Germany scraps Easter shutdown plan after widespread criticism

Germany scraps Easter shutdown plan after widespread criticism

Germany scraps Easter shutdown plan after widespread criticism

Chancellor Angela Merkel has decided to scrap the idea of enforcing a so-called “Easter rest” (Osterruhe) shutdown, which has attracted widespread criticism since being announced on Tuesday morning. 

Idea was “my mistake”, says Angela Merkel

During a last-minute video conference with the heads of the federal states on Wednesday morning, Angela Merkel decided against enforcing a hard shutdown over the Easter period. In a brief statement made in the Chancellery after the conference, Merkel described the plan as a "mistake" that had its good reasons but was "not implementable well enough in the short time available."

She said that she bore "the ultimate responsibility" for the decision. Although it had been "drafted with the best of intentions" - to help curb the recent rise in cases of COVID-19 in Germany - the chancellor admitted that the "whole process has caused additional uncertainty, for which I ask all citizens to forgive me."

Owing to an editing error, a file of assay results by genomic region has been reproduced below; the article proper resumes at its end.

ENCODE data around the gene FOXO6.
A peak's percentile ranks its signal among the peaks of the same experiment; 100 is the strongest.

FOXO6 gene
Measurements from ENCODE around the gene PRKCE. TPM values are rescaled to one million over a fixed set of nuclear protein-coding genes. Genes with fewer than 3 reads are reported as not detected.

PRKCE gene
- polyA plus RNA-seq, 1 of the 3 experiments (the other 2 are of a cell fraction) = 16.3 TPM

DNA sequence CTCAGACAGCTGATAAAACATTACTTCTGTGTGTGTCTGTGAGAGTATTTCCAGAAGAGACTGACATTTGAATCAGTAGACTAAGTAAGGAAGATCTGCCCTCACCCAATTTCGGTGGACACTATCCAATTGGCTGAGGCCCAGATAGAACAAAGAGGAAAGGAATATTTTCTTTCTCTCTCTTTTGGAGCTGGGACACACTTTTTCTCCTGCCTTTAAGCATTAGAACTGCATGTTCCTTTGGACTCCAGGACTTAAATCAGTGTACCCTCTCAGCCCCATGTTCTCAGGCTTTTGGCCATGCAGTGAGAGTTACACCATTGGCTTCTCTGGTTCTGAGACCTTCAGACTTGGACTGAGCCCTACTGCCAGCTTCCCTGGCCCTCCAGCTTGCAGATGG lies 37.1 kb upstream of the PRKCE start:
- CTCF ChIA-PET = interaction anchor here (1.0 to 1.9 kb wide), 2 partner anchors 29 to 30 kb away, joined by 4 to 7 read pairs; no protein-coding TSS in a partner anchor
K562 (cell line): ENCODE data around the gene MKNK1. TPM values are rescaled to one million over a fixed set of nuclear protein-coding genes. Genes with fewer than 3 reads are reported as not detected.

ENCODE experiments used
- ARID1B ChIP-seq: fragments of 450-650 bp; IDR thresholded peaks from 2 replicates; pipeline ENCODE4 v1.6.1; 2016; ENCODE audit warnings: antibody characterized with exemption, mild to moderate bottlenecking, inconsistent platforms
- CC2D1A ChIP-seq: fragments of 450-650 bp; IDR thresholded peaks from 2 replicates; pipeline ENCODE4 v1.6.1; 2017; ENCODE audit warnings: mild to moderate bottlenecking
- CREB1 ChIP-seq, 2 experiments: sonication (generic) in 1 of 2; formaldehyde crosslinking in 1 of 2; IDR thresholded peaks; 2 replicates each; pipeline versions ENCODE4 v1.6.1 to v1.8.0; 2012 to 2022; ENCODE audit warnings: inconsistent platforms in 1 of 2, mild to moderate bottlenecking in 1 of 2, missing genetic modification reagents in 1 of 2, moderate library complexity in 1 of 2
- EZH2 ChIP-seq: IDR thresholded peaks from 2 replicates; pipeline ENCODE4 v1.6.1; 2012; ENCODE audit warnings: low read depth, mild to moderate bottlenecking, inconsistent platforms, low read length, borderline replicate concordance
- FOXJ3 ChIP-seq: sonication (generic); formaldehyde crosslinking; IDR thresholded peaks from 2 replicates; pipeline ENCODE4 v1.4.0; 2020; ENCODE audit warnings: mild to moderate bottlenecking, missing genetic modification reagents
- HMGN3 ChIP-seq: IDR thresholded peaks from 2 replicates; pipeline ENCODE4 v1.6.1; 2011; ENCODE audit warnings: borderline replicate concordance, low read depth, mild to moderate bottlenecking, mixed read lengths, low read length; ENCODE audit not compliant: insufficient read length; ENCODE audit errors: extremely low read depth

Easter shutdown resolution provoked widespread criticism 

The idea of almost entirely shutting down economic, public and private life - which would have also seen supermarkets forced to close their doors - for five days in a row, from Maundy Thursday to Easter Monday, had in recent days attracted widespread criticism and confusion. 

Much of the resentment has revolved around the fact that the Easter rest resolution was a last-minute surprise addition to Monday night’s deliberations, having not appeared on any previous draft documents. Ministers were left unsure how the measure could, in practice, be implemented - for instance, it was unclear whether the Thursday and Saturday before Easter would be treated as public holidays



Abi Carter

Abi studied History & German at the University of Manchester. She has since worked as a writer, editor and content marketeer, but still has a soft spot for museums, castles...

Read more



Leave a comment